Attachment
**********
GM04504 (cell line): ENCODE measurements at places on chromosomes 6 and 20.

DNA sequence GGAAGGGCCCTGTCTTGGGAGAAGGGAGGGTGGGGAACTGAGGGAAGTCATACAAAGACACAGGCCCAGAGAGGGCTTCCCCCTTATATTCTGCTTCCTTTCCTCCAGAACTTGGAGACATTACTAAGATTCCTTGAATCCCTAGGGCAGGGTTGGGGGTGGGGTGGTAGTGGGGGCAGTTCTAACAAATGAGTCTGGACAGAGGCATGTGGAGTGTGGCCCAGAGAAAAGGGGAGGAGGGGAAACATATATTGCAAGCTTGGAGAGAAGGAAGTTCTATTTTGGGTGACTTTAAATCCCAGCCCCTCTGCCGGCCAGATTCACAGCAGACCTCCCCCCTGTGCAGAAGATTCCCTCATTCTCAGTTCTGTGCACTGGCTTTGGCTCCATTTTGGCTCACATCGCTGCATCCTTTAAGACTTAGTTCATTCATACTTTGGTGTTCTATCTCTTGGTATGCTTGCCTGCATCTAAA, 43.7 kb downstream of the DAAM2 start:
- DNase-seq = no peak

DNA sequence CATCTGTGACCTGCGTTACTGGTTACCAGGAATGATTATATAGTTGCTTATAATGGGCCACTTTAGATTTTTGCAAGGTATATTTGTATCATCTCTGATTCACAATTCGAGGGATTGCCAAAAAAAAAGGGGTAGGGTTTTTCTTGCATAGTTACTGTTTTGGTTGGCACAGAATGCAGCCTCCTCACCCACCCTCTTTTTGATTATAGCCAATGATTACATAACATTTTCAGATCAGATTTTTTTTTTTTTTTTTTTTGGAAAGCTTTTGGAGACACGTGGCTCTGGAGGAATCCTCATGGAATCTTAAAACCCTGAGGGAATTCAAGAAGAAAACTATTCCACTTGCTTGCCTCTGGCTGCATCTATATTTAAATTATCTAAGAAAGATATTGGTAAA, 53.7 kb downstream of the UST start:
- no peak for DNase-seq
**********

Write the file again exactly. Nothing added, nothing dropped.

GM04504 (cell line): ENCODE measurements at places on chromosomes 6 and 20.

DNA sequence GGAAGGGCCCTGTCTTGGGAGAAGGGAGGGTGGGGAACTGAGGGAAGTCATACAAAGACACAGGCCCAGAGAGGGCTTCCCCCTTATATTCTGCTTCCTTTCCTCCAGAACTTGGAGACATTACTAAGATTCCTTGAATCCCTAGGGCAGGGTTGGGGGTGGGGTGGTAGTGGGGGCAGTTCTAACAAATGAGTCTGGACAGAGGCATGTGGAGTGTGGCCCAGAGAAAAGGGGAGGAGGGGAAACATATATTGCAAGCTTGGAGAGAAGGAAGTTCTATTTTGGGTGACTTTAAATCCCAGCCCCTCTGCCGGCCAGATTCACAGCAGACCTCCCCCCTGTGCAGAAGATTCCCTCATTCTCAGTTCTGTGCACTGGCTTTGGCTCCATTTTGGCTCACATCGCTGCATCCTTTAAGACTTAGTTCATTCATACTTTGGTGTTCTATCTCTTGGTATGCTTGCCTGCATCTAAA, 43.7 kb downstream of the DAAM2 start:
- DNase-seq = no peak

DNA sequence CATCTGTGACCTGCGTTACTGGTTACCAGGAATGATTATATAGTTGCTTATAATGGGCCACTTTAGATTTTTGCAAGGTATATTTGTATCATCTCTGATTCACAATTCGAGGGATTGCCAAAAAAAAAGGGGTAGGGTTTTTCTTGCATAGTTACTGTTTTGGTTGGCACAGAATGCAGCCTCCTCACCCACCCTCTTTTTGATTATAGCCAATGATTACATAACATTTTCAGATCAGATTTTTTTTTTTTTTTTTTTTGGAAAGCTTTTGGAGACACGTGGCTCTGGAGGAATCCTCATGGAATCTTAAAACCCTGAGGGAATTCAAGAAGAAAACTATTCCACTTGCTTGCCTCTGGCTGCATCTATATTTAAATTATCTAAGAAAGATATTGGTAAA, 53.7 kb downstream of the UST start:
- no peak for DNase-seq